Professional sports in general, and the NFL in particular, are big business --- and a hugely successful entertainment business at that.
In addition to being highly skilled and trained athletes, the extremely well paid athletes are part of a huge business whose purpose it is to entertain customers and help generate big dollars from fans and sponsors for their teams, their leagues and themselves.
So the customers, aka fans, always call the signals in the end, as is the case with all businesses. Customers reign supreme, and the team owners, league sponsors and employees/players all know, or at least should know, that simple fact of their business lives.
So what will happen now to the people who have violated the trust of their fans and customer base? And what will the sponsors choose to do? And how will the owners and the league anticipate or react to those choices?
Well, that's up to the customers, aka fans, since they pay the bills. And that's the way it should be.
So hurry and clean up your act, NFL owners, or suffer the consequences. The customers and the sponsors will be calling the shots, so listen carefully to what they have to say. And if that means that some new replacement players accompanied by a new attitude and set of behaviors will be required to keep the fans/customers happy and on board, so much the better.
Nike Shareholders Express Concerns About Sponsorships is subtitled 'Athletic Gear Maker Has Ended Contracts With 3 Prominent Athletes' and says in pertinent part:
KE in Your Value Your Change Short position
"Nike executives fielded concerns about risks in the company's athletic endorsements at their annual shareholder meeting Thursday, in the wake of several high-profile suspensions of sponsored athletes for violent behavior.
Within the past month, Nike has terminated or suspended contracts with three prominent athletes over issues of domestic violence. One shareholder asked Nike brand President Trevor Edwards if "recent athlete incidents change your view on sponsoring professional athletes."
Mr. Edwards responded that the company evaluates such incidents "on a case-by-case basis, really looking at that individual situation and making sure that we make our decisions really based on the situation at hand. And importantly, the facts that we know at that point in time."
On Wednesday, Nike issued a statement announcing the suspension of its contract with Minnesota Vikings running back Adrian Peterson, who is facing charges of injuring his 4 year old son after allegedly beating him with a switch. The company said it "in no way condones child abuse or domestic violence of any kind and has shared our concerns with the NFL."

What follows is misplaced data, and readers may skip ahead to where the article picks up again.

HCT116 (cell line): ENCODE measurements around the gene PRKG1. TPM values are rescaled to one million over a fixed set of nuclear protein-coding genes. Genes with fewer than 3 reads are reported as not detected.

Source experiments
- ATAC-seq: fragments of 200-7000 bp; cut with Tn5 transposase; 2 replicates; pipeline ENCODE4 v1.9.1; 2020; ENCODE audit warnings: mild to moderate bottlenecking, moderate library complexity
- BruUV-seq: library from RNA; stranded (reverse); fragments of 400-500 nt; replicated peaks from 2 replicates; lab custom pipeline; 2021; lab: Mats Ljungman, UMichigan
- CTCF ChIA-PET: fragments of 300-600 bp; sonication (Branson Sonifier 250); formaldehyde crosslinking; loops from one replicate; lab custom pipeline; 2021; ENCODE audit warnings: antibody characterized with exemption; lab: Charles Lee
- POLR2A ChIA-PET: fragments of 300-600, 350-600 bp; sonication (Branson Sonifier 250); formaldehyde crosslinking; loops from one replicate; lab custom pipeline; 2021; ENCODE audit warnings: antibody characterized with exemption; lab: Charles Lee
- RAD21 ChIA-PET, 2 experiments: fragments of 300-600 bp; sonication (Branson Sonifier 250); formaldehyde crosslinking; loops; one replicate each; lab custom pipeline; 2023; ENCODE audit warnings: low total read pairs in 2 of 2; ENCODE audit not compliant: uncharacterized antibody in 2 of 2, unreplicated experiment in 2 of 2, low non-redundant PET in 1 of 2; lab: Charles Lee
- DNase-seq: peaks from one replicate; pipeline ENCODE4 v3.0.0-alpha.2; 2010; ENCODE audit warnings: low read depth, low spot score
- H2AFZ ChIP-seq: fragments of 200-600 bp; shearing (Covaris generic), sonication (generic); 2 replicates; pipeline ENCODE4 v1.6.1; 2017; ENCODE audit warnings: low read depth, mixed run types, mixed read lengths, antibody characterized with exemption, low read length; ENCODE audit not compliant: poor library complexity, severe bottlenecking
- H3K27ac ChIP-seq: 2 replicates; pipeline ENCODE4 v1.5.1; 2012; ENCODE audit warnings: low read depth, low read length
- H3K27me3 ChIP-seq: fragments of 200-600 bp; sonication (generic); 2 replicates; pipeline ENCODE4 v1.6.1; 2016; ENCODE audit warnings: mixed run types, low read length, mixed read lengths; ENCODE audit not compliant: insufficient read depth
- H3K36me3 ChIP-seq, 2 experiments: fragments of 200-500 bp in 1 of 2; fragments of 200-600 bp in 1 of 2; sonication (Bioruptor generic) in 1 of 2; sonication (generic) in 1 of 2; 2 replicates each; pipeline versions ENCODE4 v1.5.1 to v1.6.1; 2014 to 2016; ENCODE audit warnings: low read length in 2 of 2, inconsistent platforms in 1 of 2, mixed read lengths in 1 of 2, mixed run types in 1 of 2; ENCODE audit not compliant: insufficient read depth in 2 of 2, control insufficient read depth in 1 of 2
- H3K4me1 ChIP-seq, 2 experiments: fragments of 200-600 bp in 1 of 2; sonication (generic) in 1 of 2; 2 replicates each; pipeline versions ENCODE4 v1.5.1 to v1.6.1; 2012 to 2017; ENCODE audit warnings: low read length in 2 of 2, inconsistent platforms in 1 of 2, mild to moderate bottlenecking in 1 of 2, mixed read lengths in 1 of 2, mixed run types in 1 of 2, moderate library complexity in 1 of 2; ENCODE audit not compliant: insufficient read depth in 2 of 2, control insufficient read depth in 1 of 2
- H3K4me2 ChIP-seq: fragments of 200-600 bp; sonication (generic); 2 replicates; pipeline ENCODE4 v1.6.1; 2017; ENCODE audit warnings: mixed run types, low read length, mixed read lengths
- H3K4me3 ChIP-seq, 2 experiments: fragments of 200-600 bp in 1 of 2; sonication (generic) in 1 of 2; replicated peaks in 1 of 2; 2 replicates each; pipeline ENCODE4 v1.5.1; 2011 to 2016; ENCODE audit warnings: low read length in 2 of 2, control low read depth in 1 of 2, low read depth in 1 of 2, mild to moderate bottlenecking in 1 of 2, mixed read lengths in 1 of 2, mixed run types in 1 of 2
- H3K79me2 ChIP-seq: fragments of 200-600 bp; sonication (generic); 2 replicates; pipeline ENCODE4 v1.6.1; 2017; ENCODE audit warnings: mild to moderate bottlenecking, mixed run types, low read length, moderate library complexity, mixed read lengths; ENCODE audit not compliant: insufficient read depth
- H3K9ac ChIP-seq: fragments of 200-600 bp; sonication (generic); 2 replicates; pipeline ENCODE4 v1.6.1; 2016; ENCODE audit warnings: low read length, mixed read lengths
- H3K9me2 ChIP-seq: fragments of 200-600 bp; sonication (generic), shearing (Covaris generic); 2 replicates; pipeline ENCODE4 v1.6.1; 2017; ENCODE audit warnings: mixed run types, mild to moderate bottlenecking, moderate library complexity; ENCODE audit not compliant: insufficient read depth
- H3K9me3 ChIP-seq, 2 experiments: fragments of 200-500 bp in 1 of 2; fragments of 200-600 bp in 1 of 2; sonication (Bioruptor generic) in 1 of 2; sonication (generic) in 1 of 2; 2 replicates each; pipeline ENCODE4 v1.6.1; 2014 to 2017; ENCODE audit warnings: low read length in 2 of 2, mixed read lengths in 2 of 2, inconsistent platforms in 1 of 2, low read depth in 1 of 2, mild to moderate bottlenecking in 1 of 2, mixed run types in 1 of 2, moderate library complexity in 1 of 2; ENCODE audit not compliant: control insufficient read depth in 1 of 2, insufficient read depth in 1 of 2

The statement followed earlier terminations of contracts with Baltimore Ravens running back Ray Rice and Olympic sprinter Oscar Pistorius. Mr. Rice has admitted to hitting his then-fiancee in a hotel elevator earlier this year, while Mr. Pistorius was convicted last week of culpable homicide in the 2013 shooting death of his girlfriend.
Nike executives also addressed questions more directly tied to business operations at the meeting, which took place at the company's Beaverton, Ore., headquarters. Asked how the company might capitalize on shifting consumer trends in athletic apparel, Chief Executive Mark Parker said that the plan is to drive "performance apparel into lifestyle apparel to create a unique position for Nike."
According to recent analysis by Barclay's, the athletic apparel industry is projected to swell by nearly 50% over the next six years to roughly $100 billion in U.S. retail sales. Much of that growth is projected to come from consumers who in growing numbers are buying workout clothes for non-workout purposes, while traditional athletic brands like Nike face increased competition from lifestyle apparel makers pushing more athletic-inspired clothes.
Nike conducts roughly 30% of its annual revenues from sales of apparel; the majority of sales come from footwear. Mr. Parker said apparel is considered one of the biggest growth opportunities for the company and that "we're going to apply basically the same approach to apparel as we have in footwear."
Nike is in business to satisfy its customers.
So is the NFL.
So are the players.
Only by doing that will team owners, aka shareholders, be happy campers and realize satisfactory profitability on their funds invested.
All successful businesses need to have happy customers and for the NFL, that means a happy and satisfied fan base. Thus, frequently it's necessary for the owners to fire some of the existing players, aka entertainers, and hire new ones to replace them.
Because when it comes to business, big or small, customers and advertisers are the ones paying the bills and therefore always in charge as the people who are really calling the shots. It's that simple.
So let's stay tuned as big and necessary changes are on their way to the NFL.
That's my take.